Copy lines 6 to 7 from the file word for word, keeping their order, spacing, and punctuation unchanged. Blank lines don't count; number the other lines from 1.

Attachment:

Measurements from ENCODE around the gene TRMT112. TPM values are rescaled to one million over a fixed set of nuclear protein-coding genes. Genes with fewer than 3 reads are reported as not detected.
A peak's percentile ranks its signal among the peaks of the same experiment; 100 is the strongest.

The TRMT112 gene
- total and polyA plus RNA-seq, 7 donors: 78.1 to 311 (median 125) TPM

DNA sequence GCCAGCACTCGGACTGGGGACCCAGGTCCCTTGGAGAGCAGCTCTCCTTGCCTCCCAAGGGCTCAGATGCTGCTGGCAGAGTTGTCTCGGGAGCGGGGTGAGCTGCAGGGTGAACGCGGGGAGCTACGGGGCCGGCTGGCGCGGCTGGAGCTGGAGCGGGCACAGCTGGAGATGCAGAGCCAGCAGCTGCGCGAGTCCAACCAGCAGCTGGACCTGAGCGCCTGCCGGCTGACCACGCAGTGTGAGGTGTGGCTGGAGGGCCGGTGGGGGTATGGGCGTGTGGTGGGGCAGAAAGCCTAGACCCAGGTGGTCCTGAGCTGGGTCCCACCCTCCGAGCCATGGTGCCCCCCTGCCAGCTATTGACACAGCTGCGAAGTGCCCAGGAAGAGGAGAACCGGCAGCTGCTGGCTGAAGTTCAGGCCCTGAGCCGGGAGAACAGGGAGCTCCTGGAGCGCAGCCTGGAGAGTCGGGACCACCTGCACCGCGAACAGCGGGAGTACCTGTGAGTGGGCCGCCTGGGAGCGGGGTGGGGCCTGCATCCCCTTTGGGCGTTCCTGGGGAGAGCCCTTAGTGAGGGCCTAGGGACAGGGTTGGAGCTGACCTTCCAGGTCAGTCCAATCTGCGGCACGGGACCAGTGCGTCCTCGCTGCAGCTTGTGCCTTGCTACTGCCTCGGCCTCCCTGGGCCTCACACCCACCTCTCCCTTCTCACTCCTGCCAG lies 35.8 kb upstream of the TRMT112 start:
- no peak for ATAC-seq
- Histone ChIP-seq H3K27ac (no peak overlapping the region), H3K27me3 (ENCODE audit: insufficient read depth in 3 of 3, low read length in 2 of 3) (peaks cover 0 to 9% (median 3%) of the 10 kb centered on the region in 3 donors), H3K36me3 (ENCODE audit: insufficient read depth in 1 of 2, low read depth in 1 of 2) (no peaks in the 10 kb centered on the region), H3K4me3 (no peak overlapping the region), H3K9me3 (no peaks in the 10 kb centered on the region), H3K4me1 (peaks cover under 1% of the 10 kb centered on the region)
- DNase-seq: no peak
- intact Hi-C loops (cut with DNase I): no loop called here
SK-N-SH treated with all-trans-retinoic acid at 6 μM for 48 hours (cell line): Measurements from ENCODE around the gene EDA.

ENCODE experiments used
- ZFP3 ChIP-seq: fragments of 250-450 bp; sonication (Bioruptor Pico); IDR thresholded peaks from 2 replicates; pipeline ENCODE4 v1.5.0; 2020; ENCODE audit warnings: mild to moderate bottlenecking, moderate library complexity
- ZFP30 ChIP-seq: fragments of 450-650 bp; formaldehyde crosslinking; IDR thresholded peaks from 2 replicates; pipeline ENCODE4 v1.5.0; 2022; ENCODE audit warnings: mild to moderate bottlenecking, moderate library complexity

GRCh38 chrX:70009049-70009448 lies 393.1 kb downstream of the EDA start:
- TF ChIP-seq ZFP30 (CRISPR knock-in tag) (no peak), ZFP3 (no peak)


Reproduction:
- no peak for ATAC-seq
- Histone ChIP-seq H3K27ac (no peak overlapping the region), H3K27me3 (ENCODE audit: insufficient read depth in 3 of 3, low read length in 2 of 3) (peaks cover 0 to 9% (median 3%) of the 10 kb centered on the region in 3 donors), H3K36me3 (ENCODE audit: insufficient read depth in 1 of 2, low read depth in 1 of 2) (no peaks in the 10 kb centered on the region), H3K4me3 (no peak overlapping the region), H3K9me3 (no peaks in the 10 kb centered on the region), H3K4me1 (peaks cover under 1% of the 10 kb centered on the region)